Are We Going Nuts? The LEAP Study & Preventing Peanut Allergy

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By Dr. David M. Anmuth, Pediatric Lung & Allergy Center

How Did We Get Here?
The peanut allergy truly began to rise in the 1990s. With this increase, there have been many theories as to why this has occurred (diet, hygiene, plastics, etc.). At this point, no one has a definitive answer, but we do know that if we are proactive, we may be able to reverse the trend and lower the rates for future generations to come.

A Brief History
In 2000, the American Academy of Pediatrics recommended high-risk children avoid peanuts until they reached 3-years-old.

In 2008, the Journal of Allergy & Clinical Immunology published the initial findings of the high prevalence of peanut allergy in British children compared to Israeli children.

In 2010, the National Institute of Allergy and Infectious Disease (NIAID) reported that there was not enough evidence to support the idea that waiting to feed children certain foods prevents food allergy. Their guidelines then changed to suggest feeding infants solid foods (include allergenic foods) no later than 4- to 6-months. However, most pediatricians continued to recommend avoidance of peanut and other common allergens at that time.

In 2015, the results of the Learning Early About Peanut Allergy (LEAP) trial were published in the New England Journal of Medicine. This was a revolutionary study.

By early 2017, NIAID officially changed its guidelines to support early introduction as a way to greatly reduce the risk of developing a peanut allergy.

What is the LEAP Study?
A pediatric allergist and researcher, Dr. Gideon Lack, noticed that the rate of peanut allergy was 10 times higher among Jewish children in the United Kingdom than Israeli children. This huge difference could not be explained by genetics, socioeconomics, or allergic history.

However, there is one relevant cultural difference between the two countries. In Israel, infants start eating peanut-containing foods when they are about 7-months-old, and they continue to eat them as part of a regular diet. But in the UK, children usually do not consume any peanut during their first year of life.

LEAP was the first large study to look at early allergen introduction as a way to prevent food allergy and more than 600 children (ages 4- to 11-months) participated.

LEAP showed that feeding peanut to high-risk infants early and often could prevent them from developing a peanut allergy. It reduced their risk by 81 percent, compared to a control group that avoided peanuts completely for the same five years.

What Does This Mean for New Parents?
There are currently 3 risk levels and parents should introduce peanuts based on their child’s risk level.

The NIAID feeding guidelines are as follows (parents should ask their doctor if they are unsure about their child’s risk level):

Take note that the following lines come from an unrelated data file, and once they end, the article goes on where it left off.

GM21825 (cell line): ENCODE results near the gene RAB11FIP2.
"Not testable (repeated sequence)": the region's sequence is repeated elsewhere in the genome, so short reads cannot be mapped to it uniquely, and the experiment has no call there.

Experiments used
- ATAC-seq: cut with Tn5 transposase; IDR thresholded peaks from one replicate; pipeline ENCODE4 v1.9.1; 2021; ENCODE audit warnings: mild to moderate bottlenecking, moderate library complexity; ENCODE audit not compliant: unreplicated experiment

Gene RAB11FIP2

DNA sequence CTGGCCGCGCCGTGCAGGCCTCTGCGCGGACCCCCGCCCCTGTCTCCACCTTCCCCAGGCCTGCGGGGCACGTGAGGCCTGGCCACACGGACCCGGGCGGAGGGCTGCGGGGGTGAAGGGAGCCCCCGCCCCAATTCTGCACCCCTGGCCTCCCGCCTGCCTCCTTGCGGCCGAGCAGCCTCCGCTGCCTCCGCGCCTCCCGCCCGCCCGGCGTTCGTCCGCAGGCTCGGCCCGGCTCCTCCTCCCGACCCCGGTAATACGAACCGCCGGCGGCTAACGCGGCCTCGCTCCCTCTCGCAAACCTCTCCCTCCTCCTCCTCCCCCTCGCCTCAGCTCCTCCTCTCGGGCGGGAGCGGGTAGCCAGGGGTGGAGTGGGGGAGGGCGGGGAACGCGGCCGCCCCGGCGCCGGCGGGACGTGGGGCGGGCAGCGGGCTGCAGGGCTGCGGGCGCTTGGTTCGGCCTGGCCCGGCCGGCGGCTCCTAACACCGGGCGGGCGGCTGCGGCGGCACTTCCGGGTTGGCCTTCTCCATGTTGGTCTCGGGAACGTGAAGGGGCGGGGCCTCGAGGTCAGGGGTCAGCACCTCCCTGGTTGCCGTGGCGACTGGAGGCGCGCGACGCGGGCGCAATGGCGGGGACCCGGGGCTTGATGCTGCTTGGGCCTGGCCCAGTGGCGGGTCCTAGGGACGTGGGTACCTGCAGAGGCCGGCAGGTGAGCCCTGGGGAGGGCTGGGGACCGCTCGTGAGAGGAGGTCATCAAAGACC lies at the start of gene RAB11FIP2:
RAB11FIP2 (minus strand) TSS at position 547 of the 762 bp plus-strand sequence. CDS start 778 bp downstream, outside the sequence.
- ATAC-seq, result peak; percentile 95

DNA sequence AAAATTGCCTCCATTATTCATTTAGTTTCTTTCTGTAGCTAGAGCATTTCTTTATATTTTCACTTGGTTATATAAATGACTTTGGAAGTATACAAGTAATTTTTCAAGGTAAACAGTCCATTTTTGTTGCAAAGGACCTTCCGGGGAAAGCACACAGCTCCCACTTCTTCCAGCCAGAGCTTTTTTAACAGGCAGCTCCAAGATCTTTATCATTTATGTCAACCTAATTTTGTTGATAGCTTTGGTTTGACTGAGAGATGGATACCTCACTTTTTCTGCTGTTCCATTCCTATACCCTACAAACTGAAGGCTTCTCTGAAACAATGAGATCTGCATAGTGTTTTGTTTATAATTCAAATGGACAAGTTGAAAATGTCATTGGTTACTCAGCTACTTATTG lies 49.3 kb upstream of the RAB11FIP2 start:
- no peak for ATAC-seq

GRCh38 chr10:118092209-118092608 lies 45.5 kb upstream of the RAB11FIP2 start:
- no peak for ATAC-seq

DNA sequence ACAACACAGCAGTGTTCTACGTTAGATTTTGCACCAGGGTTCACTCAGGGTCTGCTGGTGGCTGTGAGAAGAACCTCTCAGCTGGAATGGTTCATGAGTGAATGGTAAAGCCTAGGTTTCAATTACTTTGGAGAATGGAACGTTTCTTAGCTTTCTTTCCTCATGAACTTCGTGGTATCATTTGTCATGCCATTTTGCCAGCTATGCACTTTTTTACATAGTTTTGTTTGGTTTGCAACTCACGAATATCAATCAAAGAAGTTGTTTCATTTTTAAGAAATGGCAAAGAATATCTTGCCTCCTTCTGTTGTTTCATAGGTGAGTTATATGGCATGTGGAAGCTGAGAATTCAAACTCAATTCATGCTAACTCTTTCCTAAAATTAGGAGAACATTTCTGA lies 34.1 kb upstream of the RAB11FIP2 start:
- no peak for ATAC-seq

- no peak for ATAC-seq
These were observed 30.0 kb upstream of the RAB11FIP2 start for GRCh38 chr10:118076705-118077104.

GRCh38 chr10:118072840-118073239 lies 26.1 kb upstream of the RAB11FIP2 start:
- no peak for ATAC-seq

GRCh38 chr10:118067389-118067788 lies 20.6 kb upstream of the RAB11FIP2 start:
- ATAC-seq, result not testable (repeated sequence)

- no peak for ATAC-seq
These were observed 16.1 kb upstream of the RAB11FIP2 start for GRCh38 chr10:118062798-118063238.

High Risk (child has severe eczema, egg allergy or both)
Introduce age-appropriate peanut-containing foods between 4- and 6-months after the child is professionally tested for peanut allergy (using either a skin prick test or blood test). This will help parents decide whether to introduce peanut at home or in a healthcare setting.

Moderate Risk (child has mild or moderate eczema alone)
Introduce age-appropriate peanut-containing foods at around 6-months. Parents may discuss this with their doctor if they have any specific concerns.

Low Risk (child has neither eczema nor food allergy)
Depending on family preferences and cultural practices, parents may introduce peanut-containing foods whenever desired (preferably within the first year).

Some Helpful Tips
Peanut products should not be a baby’s first food. Other foods should be tried first in order to make sure the infant is ready for solids.

Parents should never give infants or small children whole peanuts or straight peanut butter, as they are choking hazards.

Safe forms of peanut described in the NIAID feeding guidelines are Bamba (peanut butter-flavored corn puffs softened with water for younger babies), smooth peanut butter thinned with water, smooth peanut butter mixed with pureed fruits or vegetables, and peanut butter powder or peanut flour mixed with pureed fruits or vegetables.

These products are available to everyone and are inexpensive. There are currently no sponsored “products” that work any better than any of the above recommendations.

Sometimes even when following the above directions, peanut allergy is still present. There is no fault when a child develops a peanut or other food allergy. Parents should not feel guilty or blame themselves.

We are still learning about what causes food allergies, how to treat them, and how to prevent them.

As parents and healthcare professionals, we do the best we can do with the information we have at the moment. With revolutionary research like the LEAP study, we are getting more answers every day. More is on the horizon. Stay tuned!

This article has been adapted from this source.

Fairfax Neonatal Associates’ Pediatric Lung & Allergy Center (PLAC) provides comprehensive care to infants and children needing allergy and immunology diagnoses and treatment. PLAC pediatric specialists provide a wide range of evaluations and testing for allergens, immune and lung function, oral food challenges, and more — all leading to individualized treatment plans with your child’s pediatrician.

Learn more about Dr. David M. Anmuth, this post’s author here, and all of Fairfax Neonatal Associates’ providers here. Connect with Fairfax Neonatal Associates’ Pediatric Lung & Allergy Center online, or by calling your preferred location, including Leesburg, VA (703-289-1410) and Fairfax, VA (703-289-1410).

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